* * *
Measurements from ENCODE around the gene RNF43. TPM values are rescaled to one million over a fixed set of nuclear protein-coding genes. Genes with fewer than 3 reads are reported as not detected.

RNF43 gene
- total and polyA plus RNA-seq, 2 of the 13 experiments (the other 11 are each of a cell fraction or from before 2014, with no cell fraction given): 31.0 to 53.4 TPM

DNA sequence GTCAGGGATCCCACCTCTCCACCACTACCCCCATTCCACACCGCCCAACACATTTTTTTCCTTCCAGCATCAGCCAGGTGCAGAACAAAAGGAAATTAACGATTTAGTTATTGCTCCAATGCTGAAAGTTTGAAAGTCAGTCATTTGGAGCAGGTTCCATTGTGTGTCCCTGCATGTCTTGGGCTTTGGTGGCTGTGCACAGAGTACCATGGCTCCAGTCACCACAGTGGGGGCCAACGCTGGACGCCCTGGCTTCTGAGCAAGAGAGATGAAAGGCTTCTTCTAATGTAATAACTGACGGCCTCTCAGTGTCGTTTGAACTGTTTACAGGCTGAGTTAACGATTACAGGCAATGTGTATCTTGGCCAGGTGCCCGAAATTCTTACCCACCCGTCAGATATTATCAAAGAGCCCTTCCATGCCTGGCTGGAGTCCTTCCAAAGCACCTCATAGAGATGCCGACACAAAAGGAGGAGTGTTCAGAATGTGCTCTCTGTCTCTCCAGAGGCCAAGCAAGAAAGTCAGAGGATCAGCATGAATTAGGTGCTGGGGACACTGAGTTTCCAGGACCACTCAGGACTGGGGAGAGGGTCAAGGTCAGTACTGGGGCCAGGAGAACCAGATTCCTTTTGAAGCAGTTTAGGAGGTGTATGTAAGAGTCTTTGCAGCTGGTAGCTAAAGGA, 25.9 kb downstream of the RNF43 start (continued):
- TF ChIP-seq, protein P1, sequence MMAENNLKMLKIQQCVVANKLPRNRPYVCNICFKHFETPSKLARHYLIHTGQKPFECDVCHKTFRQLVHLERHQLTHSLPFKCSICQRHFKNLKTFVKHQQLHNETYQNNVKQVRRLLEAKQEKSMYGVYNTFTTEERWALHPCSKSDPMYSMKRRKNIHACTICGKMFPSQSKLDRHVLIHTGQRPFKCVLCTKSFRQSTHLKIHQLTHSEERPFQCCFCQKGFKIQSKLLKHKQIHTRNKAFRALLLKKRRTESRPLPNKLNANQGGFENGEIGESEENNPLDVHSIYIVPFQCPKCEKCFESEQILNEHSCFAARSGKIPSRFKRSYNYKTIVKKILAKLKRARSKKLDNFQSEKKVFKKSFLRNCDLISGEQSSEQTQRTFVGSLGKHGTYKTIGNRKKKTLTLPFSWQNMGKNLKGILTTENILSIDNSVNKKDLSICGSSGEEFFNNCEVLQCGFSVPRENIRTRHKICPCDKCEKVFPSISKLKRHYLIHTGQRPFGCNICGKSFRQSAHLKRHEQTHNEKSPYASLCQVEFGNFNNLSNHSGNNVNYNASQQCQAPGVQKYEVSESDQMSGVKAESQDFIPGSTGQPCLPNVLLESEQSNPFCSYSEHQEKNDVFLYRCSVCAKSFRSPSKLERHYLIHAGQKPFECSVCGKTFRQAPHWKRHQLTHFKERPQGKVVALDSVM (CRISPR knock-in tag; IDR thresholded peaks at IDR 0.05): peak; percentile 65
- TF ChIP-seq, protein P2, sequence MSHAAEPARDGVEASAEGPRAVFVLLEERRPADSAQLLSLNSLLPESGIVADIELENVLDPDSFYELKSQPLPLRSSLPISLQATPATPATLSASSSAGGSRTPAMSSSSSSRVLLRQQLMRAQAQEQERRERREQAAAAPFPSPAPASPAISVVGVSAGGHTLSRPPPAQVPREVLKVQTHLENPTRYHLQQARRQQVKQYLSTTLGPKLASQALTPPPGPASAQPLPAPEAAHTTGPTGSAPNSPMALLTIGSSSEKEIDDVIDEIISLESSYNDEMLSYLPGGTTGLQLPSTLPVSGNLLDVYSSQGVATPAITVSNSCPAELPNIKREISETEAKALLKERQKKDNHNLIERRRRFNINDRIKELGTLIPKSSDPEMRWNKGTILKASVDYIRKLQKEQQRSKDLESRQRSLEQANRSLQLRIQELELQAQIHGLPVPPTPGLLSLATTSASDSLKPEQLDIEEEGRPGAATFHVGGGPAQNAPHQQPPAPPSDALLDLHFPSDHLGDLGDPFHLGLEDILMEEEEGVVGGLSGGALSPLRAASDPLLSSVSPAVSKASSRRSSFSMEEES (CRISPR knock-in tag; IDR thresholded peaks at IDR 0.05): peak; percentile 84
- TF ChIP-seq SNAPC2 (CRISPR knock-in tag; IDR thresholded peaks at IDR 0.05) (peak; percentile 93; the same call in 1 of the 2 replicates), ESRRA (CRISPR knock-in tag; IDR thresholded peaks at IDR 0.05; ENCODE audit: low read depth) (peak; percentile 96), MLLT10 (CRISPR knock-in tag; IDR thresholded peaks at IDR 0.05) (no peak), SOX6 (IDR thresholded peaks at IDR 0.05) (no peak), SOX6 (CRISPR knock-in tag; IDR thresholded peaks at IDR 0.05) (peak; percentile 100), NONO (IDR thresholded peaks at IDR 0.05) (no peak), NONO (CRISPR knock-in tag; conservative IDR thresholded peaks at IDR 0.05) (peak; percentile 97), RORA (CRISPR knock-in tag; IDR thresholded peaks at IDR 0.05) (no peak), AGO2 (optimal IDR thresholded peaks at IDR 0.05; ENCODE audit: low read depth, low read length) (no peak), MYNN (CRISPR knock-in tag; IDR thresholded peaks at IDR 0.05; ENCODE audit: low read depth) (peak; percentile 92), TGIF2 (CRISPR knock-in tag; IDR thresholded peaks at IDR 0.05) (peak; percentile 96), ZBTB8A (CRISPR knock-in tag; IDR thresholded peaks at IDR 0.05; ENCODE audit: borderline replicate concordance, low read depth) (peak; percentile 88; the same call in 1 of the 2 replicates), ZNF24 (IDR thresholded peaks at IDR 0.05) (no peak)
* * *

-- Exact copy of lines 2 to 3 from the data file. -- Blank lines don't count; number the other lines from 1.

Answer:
RNF43 gene
- total and polyA plus RNA-seq, 2 of the 13 experiments (the other 11 are each of a cell fraction or from before 2014, with no cell fraction given): 31.0 to 53.4 TPM